Scottsdale North: Connecting Forgotten Territory
By Scott Gaertner
Scottsdale North is one of the most beautiful areas of the valley, in my opinion, and yet the neighborhood seems to be “forgotten territory” and disconnected from the rest of the valley and even according to Google Maps! The app actually shows the area of Scottsdale North ending 17 miles south of its actual border. I love the Scottsdale North area and have always felt that the neighborhood has been a bit neglected by the rest of the Valley. To this end, I am championing a campaign to bring awareness to Scottsdale North and help residents in the Valley of the Sun appreciate its uniqueness. By learning more about the facts of the area and coming together to connect as a community to build awareness, we can put Scottsdale North on the map… literally.
Before I explain my case though let me be clear – this is not about bringing more people or more development. I don’t think anyone wants that. This is about recognition, appreciation, and definition. It is about people understanding where you live and why you live there. Consider, if you will, Arcadia.
Arcadia isn’t a city or even a town, it is just the name of a very popular area to live in Phoenix that is close to the borders of Scottsdale and Paradise Valley. When someone tells me they live in Arcadia, I have a very good idea of where they live, and possibly something about what is important to them (in city feel, with historic homes, large lots, and green grass.) As a resident of Scottsdale North, if you tell someone you live in North Scottsdale, there is a very good chance they will assume you mean somewhere between Frank Lloyd Wright and Shea Boulevards, and they will know nothing about what you like (a less congested, more rural feel, high desert vegetation, dark sky nights, mountain views.) The definition by itself makes the area more valuable and easier to understand.
Back to My Point
When you do a search on Google Maps for North Scottsdale, it currently brings up an area that stops right at Dynamite Road – but the northern border of the Scottsdale North area actually is 17.5 miles further north!
It’s not just Google Maps that is to blame – other mapping applications aren’t much better. Zillow and Trulia, popular real estate apps, both show North Scottsdale ending at Dynamite. Now Realtor.com actually goes all the way north to Dixileta, so it is only forgetting 16.5 miles of the city. But none of these get the northern boundary of our beloved Scottsdale North. Right inside this forgotten territory is easily some of the most beautiful vegetation and scenery in our state, and some of the best lifestyle communities anywhere in the country. With so many other small communities that are recognized, it sometimes feels as though Scottsdale North really is a forgotten piece of the valley — and that rings true in the media as well.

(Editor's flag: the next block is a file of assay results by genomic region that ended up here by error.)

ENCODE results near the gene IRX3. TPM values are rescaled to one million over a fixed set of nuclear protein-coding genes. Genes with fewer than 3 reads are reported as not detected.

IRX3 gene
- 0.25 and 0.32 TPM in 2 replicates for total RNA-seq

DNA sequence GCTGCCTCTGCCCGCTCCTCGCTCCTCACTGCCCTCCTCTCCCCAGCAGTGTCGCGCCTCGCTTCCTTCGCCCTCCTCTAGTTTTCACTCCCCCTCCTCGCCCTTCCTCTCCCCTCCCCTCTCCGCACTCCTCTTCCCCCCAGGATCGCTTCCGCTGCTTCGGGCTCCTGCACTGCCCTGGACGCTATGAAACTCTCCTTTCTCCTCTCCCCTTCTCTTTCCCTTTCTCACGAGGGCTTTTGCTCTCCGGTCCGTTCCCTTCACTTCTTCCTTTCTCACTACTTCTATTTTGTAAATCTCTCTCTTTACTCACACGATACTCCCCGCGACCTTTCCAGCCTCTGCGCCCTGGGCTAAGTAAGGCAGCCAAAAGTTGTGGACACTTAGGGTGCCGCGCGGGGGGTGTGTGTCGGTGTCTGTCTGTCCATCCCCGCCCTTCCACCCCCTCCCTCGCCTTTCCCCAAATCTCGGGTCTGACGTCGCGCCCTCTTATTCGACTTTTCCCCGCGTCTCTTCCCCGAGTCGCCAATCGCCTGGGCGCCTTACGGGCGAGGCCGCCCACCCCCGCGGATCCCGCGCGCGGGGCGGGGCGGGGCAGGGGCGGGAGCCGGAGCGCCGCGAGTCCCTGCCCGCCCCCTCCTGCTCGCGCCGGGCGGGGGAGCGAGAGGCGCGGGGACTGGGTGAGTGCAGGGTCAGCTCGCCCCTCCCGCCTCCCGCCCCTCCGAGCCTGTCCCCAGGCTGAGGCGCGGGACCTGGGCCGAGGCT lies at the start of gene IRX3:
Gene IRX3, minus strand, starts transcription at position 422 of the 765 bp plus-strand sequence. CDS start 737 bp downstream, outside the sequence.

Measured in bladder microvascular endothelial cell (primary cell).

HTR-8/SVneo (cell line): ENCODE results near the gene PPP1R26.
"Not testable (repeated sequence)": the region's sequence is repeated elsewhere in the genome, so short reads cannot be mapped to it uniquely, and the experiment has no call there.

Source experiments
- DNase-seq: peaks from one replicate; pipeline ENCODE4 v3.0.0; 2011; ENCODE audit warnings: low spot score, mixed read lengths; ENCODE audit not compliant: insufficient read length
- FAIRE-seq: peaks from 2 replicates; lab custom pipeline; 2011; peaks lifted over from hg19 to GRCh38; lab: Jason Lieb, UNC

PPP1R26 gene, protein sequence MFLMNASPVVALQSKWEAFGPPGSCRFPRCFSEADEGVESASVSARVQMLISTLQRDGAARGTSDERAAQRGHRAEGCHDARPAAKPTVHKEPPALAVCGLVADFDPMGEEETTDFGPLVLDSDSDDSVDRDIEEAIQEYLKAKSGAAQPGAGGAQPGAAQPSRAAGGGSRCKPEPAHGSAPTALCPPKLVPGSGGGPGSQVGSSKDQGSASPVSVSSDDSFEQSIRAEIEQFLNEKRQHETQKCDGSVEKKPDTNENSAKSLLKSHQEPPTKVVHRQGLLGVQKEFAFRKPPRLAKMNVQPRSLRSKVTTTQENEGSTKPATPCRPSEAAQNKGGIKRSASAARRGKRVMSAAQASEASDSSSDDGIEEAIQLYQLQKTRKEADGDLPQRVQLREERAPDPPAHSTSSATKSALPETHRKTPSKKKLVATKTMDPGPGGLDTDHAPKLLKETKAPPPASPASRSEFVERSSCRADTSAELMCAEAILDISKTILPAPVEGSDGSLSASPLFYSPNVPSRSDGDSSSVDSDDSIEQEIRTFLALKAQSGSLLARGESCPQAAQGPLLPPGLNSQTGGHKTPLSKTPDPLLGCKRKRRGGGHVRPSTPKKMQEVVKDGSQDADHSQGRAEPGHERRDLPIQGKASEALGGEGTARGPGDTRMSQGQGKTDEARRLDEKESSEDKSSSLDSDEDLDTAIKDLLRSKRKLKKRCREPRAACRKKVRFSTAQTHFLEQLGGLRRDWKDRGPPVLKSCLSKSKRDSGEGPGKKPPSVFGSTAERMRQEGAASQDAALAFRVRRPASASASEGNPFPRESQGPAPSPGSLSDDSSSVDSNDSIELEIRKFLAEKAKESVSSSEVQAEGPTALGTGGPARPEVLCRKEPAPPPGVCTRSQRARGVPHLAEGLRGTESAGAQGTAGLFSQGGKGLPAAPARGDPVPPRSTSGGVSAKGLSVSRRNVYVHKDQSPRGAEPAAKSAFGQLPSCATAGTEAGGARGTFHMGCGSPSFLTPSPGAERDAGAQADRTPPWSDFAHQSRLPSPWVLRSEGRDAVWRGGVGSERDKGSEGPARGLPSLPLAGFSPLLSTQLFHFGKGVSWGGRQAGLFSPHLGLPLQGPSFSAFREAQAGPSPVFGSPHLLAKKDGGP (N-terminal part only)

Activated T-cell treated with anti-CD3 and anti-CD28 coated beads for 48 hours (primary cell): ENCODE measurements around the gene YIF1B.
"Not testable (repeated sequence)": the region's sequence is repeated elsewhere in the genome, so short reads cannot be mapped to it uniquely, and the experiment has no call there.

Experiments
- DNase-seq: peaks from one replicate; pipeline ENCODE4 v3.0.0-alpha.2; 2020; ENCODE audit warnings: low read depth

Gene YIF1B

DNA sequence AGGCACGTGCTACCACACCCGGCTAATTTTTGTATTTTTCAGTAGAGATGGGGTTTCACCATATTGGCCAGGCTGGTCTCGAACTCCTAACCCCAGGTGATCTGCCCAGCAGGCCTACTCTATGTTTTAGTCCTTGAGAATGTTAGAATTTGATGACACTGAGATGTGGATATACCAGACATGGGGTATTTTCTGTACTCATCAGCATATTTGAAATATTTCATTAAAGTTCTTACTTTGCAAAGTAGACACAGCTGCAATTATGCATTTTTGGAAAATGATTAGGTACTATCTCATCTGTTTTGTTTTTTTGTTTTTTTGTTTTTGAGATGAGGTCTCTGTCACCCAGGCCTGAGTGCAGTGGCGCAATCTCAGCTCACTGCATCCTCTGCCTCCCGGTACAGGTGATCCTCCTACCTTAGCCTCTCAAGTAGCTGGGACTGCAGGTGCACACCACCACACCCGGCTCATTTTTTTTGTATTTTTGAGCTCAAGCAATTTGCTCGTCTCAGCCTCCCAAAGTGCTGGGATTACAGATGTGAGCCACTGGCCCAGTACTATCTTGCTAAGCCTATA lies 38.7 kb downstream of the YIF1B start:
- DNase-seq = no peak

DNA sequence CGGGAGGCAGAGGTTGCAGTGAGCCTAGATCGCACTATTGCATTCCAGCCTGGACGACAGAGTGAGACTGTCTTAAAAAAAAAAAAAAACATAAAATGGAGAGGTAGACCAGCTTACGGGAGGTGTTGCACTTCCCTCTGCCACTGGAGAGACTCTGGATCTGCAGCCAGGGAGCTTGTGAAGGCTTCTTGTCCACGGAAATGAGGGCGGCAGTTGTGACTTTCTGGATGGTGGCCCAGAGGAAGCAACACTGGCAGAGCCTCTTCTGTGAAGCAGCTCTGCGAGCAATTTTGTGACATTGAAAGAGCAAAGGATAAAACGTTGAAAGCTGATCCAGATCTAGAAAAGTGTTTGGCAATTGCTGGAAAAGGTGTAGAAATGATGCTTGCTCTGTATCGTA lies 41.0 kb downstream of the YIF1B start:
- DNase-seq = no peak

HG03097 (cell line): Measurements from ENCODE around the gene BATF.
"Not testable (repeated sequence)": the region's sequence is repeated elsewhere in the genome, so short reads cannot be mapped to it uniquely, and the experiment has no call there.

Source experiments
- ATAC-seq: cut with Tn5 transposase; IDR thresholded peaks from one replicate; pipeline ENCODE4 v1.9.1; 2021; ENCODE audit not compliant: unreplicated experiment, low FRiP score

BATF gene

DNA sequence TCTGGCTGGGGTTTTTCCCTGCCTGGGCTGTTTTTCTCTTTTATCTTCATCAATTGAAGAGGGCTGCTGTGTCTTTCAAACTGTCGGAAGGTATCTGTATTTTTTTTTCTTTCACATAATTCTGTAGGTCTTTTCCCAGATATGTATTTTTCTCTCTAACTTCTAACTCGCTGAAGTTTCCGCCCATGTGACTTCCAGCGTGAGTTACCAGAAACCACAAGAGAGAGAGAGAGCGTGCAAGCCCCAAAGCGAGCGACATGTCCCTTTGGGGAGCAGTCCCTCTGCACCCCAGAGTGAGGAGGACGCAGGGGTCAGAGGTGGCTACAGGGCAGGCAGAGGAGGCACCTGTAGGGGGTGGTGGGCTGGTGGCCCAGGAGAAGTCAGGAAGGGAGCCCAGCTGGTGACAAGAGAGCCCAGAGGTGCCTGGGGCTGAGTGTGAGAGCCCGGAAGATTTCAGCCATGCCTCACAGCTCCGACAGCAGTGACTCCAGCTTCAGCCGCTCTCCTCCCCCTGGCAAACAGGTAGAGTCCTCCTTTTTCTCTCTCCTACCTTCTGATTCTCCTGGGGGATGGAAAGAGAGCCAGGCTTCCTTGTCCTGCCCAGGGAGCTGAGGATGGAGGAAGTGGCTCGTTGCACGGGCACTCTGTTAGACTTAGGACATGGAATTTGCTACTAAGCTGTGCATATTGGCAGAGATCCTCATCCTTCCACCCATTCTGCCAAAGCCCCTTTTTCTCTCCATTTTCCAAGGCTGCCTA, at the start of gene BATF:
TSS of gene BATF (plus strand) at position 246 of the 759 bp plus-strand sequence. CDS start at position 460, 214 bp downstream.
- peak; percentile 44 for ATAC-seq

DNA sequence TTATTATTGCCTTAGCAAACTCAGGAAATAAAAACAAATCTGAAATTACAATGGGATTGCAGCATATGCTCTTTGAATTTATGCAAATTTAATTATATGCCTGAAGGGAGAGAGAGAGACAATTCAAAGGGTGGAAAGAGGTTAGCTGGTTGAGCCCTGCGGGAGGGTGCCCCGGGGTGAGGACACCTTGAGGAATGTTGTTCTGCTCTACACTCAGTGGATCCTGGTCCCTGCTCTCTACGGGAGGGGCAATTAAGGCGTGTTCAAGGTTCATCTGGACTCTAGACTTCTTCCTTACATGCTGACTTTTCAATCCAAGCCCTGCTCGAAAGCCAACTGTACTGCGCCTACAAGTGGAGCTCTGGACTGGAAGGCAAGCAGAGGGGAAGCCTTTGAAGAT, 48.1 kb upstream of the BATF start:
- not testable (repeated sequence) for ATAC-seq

Forgotten in the Media
It isn’t just technology that’s overlooking Scottsdale North. Many media outlets are inadvertently shrinking the size of the community. Take, for instance, an article by Mansion Global called North Scottsdale Appeals for Its Climate, Low Taxes, and Golf. Written a couple of months ago, it gives glowing reviews and talks about how great North Scottsdale is. This is a good article by a good magazine, and it would help refugees from higher-tax states find their new great lifestyle. Unfortunately, the area the author is describing doesn’t include the actual Scottsdale North area. The author actually defines North Scottsdale boundaries in the article:
The McDowell Mountain Regional Park is to the east, while Pinnacle Peak Park lies to the north, with East Rio Verde Drive and East Dynamite Boulevard running along the northern border.